Top ways to protect your 2020 holiday for less

Sue Hayward
6 December 2019

With the collapse of Thomas Cook, just how safe is your holiday? There are steps you can take to make sure your travel plans are as well protected as possible


Holiday adverts have started popping up on TV, and if you’ve got time off over Christmas, you may be thinking about planning your holiday for next year.

The collapse of Thomas Cook in September shows how even booking with one of the ‘giants’ of the holiday industry is no guarantee things won’t go wrong.

So whether you book fights direct, go for a package deal or take a cruise, here’s how to make sure you’ve got financial protection every step of the way.

Package deals

Booking a package holiday gives you much greater protection than booking the different elements separately. According to ABTA, the travel association, 49% of us booked an overseas package holiday last year – but this doesn’t mean you’ve got to go for a traditional ‘off the peg’ deal complete with nightly entertainment and a holiday rep in the resort.

Since the Package Travel and Linked Travel Arrangements Regulations came in last year, more trips now count as ‘package holidays’.

This means if you buy a flight, plus at least one other part of your trip at the same time, with a single payment from the same company, it is classed as a ‘package’. So this could mean booking a flight plus accommodation or a cruise, or a flight plus car hire.

Emma Coulthurst, travel expert at, explains: “Booking a package holiday means you get ATOL protection, which is gold-plated financial and legal protection if anything goes wrong with your trip.”

What is ATOL protection? 

ATOL stands for Air Travel Organiser’s Licence and it’s a financial protection scheme run by the Civil Aviation Authority. Companies selling flight-based holidays pay a fee of £2.50 per passenger, which goes into an emergency fund.

This then pays a refund if your airline or holiday company goes bust before your departure date. And if this happens while you are away, it means you can continue your holiday and be flown home (on, or as near to, your original return date as possible), without any extra cost to you.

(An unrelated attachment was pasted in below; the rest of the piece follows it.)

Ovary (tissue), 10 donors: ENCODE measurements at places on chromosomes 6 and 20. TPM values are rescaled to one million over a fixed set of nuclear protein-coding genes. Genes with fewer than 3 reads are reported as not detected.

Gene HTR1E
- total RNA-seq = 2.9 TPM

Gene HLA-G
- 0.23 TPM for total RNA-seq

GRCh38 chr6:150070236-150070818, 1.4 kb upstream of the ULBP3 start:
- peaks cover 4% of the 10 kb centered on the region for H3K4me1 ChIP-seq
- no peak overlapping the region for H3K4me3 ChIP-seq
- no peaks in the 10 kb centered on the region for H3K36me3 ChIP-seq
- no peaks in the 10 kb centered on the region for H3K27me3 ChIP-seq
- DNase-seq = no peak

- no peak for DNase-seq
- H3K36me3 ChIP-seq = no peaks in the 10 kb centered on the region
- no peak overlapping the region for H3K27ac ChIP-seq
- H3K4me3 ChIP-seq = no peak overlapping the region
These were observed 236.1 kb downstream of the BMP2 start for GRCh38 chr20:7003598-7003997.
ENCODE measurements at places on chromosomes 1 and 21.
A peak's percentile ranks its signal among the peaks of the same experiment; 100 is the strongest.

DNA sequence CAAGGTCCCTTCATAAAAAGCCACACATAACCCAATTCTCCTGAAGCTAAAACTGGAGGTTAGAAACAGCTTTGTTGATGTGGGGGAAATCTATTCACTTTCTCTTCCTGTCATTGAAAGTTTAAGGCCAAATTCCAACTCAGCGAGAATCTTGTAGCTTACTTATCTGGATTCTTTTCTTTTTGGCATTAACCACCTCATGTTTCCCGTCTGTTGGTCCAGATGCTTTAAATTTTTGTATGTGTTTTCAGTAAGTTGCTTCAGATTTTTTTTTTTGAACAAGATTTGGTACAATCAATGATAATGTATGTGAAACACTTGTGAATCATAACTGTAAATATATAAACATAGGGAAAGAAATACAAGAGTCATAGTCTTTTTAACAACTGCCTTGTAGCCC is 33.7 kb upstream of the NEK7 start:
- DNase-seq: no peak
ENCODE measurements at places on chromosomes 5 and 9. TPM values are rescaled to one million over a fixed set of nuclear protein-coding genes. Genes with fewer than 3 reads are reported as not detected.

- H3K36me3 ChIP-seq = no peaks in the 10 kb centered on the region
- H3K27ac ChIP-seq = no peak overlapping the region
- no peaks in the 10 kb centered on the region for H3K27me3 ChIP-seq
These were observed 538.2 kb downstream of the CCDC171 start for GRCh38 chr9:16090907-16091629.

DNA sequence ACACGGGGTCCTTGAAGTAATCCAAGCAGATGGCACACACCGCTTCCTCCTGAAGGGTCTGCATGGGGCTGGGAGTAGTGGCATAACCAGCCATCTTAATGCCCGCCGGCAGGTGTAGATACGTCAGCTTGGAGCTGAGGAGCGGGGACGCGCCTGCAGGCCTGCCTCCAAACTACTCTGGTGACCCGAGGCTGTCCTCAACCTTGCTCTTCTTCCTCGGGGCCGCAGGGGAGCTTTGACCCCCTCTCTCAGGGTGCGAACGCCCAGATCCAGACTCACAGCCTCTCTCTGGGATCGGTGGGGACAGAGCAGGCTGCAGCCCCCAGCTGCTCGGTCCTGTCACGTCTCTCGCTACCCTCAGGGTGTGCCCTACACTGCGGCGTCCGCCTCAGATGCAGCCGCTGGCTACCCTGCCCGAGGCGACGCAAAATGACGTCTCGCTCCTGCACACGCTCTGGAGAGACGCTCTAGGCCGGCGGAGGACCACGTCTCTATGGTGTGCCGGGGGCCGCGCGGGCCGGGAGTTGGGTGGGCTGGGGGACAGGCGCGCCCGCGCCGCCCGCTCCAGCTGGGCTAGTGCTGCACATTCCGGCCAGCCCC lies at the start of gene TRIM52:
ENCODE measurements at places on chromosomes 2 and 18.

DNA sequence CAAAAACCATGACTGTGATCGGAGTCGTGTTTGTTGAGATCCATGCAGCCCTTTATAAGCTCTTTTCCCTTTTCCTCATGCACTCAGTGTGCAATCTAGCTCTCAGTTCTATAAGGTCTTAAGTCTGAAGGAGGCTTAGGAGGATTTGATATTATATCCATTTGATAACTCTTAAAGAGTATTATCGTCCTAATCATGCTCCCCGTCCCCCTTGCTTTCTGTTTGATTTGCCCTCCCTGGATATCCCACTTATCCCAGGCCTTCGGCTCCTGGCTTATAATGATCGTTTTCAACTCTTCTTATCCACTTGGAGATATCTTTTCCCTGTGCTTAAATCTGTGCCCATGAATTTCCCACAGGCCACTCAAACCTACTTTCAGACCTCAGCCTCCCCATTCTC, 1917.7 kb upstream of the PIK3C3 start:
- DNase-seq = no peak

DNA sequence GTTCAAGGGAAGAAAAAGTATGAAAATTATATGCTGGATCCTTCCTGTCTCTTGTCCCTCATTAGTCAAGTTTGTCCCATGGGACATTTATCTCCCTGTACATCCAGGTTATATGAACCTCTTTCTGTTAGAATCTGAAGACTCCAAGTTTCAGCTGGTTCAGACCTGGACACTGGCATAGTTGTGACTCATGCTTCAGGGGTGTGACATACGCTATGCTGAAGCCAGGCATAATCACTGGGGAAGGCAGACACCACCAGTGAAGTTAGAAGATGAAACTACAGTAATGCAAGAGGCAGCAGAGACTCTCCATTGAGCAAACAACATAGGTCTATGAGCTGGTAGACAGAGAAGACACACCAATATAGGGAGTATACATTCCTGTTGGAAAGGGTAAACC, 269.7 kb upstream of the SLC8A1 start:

In practical terms, if there is a problem while you are away, says Martyn James, head of media and marketing at consumer rights site Resolver, your first port of call should be to “check the Civil Aviation Authority website for information, along with details of flights home”.

In some very rare cases, you may be asked to book your own return flight and then claim the cost back: “But if you’re told to do this, book a flight to the same standard, as they won’t cover upgrades to first class,” he says.

Companies offering ATOL protection should list registration details on their paperwork and website, and it’s always worth double checking that any ATOL accreditation is genuine before you book.

You can do this through the Civil Aviation Authority website at  

“It was a long trip home but it was all covered”


Charles Fittus 66, from Falmouth, booked a two-week package holiday to Kos with his partner, Heike, through

“We flew from Bristol with Thomas Cook but just days into our trip we heard rumours the company was having problems.

There wasn’t a lot we could do but as we’d booked a package deal I knew we had ATOL protection and our travel insurance if anything happened.